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Paris - 13 November 2015

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We wish to thank all of you Dear Readers, who wrote to ask as to our safety after the dreadful attacks in Paris last week. We and our family are all well, as are our friends, but not their friends, some of whom are among the wounded. Like everyone else, we send our sympathies to the families of those who were killed.

Glibness comes easily for us, but we can find no words to express what we think and feel about this aggression and tragedy. We give here the words of our son, which come very close to what we feel.

Today I am French.

Although I did not learn the language until I was ten years old, my father was born in Normandy in 1943, two years and a stone’s throw from D-Day. Although I still speak it with the accent of an outsider, it is how I speak to half my family. To me it is, always has been, and always will be a language of love.

Today I am Parisian.

Although Paris is but one entry in the long list of cities in which I spent my childhood, it was in Paris that I witnessed 9/11. It was Parisians who, upon hearing my American English, approached me to tell me how deeply sorry they were for the suffering my country had endured. It was Parisians who stood in solidarity by my side when I, and the world, witnessed the dawning of the modern age of terrorism.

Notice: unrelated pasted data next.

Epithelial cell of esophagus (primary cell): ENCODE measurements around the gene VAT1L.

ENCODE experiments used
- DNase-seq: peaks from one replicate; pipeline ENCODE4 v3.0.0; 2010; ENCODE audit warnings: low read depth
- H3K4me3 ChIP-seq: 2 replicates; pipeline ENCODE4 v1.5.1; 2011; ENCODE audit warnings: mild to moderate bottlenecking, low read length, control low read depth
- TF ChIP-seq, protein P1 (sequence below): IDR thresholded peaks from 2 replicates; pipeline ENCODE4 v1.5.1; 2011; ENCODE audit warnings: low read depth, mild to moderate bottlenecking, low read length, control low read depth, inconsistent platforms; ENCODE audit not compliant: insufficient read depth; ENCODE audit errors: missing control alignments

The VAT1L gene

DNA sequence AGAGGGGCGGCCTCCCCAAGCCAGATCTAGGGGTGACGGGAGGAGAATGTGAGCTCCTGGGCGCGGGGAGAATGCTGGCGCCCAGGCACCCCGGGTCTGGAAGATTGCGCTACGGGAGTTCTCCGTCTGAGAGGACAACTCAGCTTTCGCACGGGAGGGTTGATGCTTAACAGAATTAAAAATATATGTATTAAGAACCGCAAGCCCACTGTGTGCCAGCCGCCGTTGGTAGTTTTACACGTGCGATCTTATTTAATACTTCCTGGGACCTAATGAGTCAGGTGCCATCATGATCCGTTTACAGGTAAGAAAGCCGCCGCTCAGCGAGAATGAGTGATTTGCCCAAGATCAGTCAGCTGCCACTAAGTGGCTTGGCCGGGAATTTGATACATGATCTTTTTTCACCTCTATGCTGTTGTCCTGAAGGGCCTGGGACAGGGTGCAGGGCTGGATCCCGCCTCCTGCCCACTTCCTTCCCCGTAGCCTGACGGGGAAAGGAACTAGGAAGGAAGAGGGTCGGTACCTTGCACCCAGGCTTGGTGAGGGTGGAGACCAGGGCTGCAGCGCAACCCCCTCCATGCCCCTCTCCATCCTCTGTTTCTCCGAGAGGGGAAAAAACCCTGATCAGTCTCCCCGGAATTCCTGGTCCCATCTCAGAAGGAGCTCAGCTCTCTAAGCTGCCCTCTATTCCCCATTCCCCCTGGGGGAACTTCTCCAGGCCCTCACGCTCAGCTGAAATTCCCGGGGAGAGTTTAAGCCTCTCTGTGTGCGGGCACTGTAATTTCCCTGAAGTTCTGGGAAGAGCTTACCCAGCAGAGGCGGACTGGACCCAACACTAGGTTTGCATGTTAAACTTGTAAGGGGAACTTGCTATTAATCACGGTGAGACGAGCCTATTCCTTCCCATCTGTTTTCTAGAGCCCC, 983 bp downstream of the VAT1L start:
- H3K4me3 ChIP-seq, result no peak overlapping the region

Today I am a witness.

Although I am a child of France and Paris, last night I watched from afar. I saw horror, and then I saw love. I saw liberty, equality, and brotherhood overtake fear within minutes. I saw a city still under attack literally throw open its doors to strangers, refusing even for a moment to cower in fear. I watched‪#‎PorteOuverte‬, and my heart sang in the midst of tragedy.

Today I am human.

Although I am angry, although the rage that shakes me so that I can barely type feels like a force of nature, I will not direct that anger at innocents. The refugees who seek sanctuary in Europe are fleeing exactly this violence in their own countries. They are the victims, not the perpetrators, of these attacks. They are us, and we are them, and we must protect that knowledge in the face of our own anger.

Although the personal connection I have to Paris gives these events an immediate resonance, they are one example of myriad tragedies in the world today. Whatever action they galvanise must be on behalf of all humanity. There is no ‪#‎PeaceforParis‬ without ‪#‎PeaceforAll‬

Today I am human, because we all are.
Today I am a witness, because we all are.
Today I am Parisian, because we all are.
Today I am French, because we all are.

Liberté, Égalité, Fraternité.


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